Free 1-hydroxyalkyl radicals (which result from the abstraction of a hydrogen atom from the carbon atom bonded to the hydroxyl group in molecules of saturated aliphatic alcohols but methanol under the action of chemical initiators [29,30], light [17,31], or ionizing radiation [32,33]) add at the double bond of free formaldehyde dissolved in the alcohol, forming 1,2-alkanediols [8,9,12,29-36], carbonyl compounds, and methanol [8,33] via the chaining mechanism. (The yields of the latter two products in the temperature range of 303 to 448K are one order of magnitude lower.) In these processes, the determining role in the reactivity of the alcohols can be played by the desolvation of formaldehyde in alcohol-formaldehyde solutions, which depends both on the temperature and on the polarity of the solvent [28,33]. For the γ-radiolysis of 1(or 2)-propanol-formaldehyde system at a constant temperature, the dependences of the radiation-chemical yields of 1,2-alkanediols and carbonyl compounds as a function of the formaldehyde concentration show maxima and are symbatic [8,32]. For a constant total formaldehyde concentration of 1mol dm-3, the dependence of the 1,2-alkanediol yields as a function of temperature for 303-473K shows a maximum, whereas the yields of carbonyl compounds and methanol in-crease monotonically  (along with the concentration of free formaldehyde ). In addition to the above products, the nonchain mechanism in the γ-radiolysis of the solutions of formaldehyde in ethanol and 1- and 2-propanol gives ethane-diol, carbon monoxide, and hydrogen in low radiation-chemical yields (which, however, exceed the yields of the same products in the γ-radiolysis of individual alcohols) [8,9,33]. The available experimental data can be described in terms of the following scheme of reactions:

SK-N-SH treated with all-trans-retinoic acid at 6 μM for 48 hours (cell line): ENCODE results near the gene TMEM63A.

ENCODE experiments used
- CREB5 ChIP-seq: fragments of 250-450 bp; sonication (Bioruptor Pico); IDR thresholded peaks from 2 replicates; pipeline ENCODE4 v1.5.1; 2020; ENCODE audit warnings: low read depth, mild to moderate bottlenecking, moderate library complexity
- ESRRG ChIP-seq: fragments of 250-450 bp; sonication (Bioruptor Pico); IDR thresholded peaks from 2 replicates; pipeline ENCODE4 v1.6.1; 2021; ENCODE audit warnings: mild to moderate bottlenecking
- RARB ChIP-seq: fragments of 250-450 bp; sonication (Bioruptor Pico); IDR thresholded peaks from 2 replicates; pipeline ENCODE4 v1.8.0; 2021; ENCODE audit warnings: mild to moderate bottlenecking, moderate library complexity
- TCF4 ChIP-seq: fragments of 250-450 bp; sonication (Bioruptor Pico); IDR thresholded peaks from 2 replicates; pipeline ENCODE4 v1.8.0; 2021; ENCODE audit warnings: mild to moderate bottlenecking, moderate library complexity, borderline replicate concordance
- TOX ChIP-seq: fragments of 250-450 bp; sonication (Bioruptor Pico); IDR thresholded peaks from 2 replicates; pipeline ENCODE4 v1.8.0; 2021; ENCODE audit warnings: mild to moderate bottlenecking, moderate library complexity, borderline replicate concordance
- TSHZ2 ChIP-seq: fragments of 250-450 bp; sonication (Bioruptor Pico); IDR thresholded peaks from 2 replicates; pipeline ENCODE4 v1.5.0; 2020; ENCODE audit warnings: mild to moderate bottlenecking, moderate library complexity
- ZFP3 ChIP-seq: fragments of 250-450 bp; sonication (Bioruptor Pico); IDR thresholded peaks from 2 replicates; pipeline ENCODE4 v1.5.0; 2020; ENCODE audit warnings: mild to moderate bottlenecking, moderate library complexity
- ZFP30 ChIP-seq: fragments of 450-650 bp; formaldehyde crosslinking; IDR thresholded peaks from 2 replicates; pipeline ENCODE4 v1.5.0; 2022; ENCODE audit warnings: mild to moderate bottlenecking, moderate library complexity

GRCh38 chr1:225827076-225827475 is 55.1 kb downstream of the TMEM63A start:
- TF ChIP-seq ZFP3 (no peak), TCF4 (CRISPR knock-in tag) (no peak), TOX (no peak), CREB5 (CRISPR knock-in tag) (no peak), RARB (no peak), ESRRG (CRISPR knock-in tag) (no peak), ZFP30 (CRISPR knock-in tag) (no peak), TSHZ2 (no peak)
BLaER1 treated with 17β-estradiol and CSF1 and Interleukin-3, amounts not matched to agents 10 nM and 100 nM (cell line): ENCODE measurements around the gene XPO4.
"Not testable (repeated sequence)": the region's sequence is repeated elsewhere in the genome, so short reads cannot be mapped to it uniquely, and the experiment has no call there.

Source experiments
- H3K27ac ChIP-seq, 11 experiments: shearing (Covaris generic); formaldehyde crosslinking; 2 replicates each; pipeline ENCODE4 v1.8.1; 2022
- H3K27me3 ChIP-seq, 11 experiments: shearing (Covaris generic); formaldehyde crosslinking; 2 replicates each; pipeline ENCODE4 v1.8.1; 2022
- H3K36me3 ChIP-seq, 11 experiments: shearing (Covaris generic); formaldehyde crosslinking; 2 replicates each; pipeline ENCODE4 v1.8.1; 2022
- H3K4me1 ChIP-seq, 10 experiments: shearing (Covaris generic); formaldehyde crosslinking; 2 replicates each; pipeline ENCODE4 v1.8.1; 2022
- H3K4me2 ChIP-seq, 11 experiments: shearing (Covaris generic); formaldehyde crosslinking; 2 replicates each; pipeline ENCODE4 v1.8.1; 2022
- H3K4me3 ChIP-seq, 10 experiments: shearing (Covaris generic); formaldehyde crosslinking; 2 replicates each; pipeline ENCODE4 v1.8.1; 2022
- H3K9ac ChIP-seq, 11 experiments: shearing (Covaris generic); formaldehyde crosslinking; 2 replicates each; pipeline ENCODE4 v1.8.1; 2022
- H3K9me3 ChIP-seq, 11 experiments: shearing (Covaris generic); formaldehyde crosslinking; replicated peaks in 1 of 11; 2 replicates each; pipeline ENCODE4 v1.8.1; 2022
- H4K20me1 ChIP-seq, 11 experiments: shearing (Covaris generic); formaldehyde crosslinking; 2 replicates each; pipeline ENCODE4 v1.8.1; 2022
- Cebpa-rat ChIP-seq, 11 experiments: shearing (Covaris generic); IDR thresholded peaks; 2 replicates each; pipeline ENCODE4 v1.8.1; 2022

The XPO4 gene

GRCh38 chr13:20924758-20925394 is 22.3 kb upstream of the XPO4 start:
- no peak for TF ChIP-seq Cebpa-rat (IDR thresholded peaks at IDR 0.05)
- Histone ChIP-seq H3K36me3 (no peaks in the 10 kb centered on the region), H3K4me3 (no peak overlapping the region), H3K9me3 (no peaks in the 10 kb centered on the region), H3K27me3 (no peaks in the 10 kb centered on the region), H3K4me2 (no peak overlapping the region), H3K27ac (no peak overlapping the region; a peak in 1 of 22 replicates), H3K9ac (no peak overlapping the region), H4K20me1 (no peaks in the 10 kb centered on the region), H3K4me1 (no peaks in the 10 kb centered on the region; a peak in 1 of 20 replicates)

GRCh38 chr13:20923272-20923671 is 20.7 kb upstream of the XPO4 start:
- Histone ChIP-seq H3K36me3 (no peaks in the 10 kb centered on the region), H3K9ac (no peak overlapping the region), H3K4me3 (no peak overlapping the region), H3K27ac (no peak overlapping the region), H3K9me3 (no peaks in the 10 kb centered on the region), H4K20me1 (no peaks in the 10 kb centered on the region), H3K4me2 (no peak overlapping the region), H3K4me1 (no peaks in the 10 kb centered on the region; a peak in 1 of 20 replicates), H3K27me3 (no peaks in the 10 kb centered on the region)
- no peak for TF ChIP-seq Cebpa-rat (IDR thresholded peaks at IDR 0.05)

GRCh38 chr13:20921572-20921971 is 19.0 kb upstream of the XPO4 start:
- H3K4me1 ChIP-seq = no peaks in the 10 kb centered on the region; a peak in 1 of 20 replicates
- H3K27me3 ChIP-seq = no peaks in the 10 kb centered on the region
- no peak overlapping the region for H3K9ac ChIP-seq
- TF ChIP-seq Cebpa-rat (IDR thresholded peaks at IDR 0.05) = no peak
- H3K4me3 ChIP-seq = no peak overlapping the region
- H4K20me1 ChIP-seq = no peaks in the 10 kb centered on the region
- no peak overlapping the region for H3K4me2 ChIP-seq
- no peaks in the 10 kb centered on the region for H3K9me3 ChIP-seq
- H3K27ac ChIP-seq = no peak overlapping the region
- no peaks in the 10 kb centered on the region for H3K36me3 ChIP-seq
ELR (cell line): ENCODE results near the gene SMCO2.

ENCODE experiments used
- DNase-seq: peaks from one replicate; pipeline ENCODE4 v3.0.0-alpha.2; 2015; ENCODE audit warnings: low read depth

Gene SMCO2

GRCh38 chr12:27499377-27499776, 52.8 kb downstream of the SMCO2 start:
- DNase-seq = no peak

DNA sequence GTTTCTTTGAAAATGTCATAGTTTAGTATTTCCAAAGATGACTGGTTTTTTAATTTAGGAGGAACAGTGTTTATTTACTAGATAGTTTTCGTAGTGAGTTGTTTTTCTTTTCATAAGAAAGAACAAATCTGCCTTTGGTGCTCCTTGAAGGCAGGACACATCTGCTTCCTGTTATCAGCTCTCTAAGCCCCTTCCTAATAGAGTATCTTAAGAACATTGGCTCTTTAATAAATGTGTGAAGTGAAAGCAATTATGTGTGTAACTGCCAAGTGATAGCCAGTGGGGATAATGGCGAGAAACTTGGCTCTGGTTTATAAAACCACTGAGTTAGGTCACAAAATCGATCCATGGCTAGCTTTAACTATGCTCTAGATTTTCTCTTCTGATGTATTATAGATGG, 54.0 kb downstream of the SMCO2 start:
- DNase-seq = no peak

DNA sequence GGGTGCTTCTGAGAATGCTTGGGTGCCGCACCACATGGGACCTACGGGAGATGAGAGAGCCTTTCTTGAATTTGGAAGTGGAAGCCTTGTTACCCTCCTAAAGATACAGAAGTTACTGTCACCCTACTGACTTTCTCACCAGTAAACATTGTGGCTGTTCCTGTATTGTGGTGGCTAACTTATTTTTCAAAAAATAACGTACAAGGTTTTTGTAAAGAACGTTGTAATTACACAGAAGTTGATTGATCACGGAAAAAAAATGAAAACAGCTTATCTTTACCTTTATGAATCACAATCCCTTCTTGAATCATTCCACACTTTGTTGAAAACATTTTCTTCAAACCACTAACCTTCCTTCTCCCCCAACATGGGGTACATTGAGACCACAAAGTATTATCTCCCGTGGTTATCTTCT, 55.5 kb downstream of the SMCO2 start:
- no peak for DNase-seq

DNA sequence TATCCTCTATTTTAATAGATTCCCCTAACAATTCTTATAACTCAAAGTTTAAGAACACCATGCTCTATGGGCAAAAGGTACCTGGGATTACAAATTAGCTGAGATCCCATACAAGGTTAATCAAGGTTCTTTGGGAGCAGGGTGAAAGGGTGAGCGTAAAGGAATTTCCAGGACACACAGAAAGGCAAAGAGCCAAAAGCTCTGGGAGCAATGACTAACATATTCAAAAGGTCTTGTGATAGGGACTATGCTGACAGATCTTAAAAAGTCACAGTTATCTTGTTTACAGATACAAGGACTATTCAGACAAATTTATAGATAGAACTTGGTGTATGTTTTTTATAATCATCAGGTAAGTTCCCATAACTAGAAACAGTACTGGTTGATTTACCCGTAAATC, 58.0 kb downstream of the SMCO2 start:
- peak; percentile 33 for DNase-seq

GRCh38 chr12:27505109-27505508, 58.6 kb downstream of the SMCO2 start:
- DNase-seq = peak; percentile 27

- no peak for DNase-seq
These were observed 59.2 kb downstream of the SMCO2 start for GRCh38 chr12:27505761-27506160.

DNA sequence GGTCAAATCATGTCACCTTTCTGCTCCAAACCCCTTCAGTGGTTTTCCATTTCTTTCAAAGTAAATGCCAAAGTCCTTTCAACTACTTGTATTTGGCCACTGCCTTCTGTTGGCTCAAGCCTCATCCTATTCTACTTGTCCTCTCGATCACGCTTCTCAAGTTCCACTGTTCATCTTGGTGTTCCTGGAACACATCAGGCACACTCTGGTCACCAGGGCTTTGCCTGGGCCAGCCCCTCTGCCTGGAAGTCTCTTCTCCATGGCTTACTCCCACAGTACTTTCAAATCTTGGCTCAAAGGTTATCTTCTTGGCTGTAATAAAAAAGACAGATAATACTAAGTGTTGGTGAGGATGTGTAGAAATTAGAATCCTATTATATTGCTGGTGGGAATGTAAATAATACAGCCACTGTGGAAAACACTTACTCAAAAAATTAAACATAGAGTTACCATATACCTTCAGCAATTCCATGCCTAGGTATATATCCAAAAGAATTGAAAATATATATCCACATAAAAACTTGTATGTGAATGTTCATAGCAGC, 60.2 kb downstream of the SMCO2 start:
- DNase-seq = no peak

In these reactions, I is an initiator, e.g., a peroxide [29,30]; R•0 , some reactive radical (initiator radical); R, an alkyl; ROH, a saturated aliphatic alcohol, either primary or secondary, beginning from ethanol; CH2O, the unsaturated molecule - free formaldehyde; •СН2ОН, the 1-hydroxymetyl fragment radical; •R(-H)OH, the reactive 1-hydroxyalkyl addend radical, beginning from 1-hydroxyethyl; R(-H)(ОH)СН2О•, the reactive hydroxyalkoxyl 1:1 adduct radical; •СНО, the low-reactive formyl radical (inhibitor radical); R0H, the molecular product; R(-H)(OH)СН2ОН, 1,2-alkanediol; R(-2H)HO, an aldehyde in the case of a primary alcohol and an R’R”CO ketone in the case of a secondary alcohol; R(-H)(ОH)R(-H)ОH, a vicinal alkanediol; R(-H)(OH)CHO, a hydroxyl aldehyde. The chain evolution stage of Scheme 2 includes consecutive reaction pairs 2-3, 2-3a, and 3a-3b; parallel (competing) reaction pairs 3-3a, 3-3b, 3-4, and 3a-4; and consecutive-parallel reactions 2 and 4.